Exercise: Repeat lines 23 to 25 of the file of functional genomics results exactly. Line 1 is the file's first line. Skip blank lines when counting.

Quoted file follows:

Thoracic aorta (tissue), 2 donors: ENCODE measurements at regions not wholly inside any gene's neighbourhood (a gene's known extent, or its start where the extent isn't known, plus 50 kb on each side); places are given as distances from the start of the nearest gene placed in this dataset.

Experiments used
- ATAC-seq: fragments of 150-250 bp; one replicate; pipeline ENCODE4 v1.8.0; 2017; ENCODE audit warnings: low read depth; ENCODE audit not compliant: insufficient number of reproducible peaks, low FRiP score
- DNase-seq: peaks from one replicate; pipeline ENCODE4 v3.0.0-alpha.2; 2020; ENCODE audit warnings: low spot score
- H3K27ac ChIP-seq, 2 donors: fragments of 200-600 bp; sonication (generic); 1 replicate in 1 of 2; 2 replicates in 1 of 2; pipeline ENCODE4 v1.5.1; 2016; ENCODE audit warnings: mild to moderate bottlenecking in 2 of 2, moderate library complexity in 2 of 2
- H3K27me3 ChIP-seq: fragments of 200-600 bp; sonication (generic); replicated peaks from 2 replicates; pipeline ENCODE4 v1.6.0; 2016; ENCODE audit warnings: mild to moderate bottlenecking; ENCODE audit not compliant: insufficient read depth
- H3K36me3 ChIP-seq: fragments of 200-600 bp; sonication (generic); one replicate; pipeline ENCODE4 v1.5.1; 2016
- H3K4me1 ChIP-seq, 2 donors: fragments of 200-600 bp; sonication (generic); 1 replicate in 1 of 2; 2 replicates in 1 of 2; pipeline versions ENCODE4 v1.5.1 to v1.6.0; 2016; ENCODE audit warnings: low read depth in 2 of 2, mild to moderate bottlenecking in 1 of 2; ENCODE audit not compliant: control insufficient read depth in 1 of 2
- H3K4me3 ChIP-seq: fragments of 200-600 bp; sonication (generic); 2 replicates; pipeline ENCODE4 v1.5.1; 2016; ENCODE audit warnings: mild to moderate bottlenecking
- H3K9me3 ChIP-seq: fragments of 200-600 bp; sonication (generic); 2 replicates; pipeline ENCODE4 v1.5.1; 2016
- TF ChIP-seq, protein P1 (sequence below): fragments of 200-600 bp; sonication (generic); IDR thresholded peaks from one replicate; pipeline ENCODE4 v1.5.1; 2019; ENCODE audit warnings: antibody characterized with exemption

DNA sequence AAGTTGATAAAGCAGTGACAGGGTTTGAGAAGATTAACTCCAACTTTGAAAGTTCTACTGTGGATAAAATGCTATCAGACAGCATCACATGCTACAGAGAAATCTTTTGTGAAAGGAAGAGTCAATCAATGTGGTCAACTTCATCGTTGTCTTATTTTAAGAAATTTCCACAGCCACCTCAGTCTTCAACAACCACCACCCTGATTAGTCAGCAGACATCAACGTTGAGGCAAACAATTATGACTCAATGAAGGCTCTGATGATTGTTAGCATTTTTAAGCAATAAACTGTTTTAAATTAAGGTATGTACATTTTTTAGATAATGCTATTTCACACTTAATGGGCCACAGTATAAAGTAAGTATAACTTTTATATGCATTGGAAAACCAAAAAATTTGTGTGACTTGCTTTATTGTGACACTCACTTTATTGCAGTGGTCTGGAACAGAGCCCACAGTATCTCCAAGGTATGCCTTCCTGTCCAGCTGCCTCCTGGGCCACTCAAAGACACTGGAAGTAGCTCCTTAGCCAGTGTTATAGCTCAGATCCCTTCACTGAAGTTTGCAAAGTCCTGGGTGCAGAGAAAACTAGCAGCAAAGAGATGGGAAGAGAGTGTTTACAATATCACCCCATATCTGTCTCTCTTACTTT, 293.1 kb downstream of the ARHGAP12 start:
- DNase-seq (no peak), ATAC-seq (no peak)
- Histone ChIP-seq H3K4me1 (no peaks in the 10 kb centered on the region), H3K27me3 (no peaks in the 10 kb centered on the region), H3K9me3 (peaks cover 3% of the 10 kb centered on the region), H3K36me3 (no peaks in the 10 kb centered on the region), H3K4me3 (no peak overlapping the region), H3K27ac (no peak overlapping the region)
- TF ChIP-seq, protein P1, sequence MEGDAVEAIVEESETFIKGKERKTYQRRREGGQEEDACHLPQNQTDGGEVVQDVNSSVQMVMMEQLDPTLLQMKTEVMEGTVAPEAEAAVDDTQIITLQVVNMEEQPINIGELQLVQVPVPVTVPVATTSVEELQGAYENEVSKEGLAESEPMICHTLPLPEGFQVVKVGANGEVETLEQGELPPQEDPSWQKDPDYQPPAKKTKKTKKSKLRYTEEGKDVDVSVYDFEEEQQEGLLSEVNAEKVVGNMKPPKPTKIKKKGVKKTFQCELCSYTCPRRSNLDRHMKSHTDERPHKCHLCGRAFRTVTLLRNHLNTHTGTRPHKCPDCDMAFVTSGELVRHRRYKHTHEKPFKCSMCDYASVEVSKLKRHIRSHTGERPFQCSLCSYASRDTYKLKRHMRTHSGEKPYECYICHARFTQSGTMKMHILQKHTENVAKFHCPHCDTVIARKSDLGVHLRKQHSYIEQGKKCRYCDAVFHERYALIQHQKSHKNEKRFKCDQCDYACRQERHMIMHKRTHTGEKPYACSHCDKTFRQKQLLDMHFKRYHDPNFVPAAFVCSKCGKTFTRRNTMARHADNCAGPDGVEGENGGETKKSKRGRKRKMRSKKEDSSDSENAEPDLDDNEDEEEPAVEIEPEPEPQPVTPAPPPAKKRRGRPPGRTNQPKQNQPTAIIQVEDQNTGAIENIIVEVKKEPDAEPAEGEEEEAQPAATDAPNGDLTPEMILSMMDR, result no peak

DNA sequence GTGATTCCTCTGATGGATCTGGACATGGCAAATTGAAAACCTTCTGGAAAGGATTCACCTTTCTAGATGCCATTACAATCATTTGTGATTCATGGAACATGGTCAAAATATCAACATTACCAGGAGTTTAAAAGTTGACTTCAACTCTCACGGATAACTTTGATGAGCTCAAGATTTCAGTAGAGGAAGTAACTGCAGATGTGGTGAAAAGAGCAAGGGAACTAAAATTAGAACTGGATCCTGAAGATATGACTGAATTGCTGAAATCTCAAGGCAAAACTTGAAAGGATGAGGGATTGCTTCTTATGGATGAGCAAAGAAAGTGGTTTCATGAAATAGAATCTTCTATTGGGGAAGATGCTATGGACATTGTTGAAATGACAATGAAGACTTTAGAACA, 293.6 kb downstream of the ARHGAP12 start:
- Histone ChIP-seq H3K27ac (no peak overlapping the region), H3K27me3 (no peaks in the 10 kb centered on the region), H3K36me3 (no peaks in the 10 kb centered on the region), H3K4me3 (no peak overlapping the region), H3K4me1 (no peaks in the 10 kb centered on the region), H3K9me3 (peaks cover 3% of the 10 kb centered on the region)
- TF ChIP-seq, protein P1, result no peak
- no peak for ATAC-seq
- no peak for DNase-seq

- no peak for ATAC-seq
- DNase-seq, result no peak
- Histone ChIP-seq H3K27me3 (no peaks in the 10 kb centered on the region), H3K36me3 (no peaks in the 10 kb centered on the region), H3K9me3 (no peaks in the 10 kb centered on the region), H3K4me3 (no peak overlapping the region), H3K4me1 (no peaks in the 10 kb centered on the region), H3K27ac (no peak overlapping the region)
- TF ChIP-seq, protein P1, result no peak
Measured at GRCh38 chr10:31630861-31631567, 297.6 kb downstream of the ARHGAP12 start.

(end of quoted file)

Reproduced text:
- Histone ChIP-seq H3K27me3 (no peaks in the 10 kb centered on the region), H3K36me3 (no peaks in the 10 kb centered on the region), H3K9me3 (no peaks in the 10 kb centered on the region), H3K4me3 (no peak overlapping the region), H3K4me1 (no peaks in the 10 kb centered on the region), H3K27ac (no peak overlapping the region)
- TF ChIP-seq, protein P1, result no peak
Measured at GRCh38 chr10:31630861-31631567, 297.6 kb downstream of the ARHGAP12 start.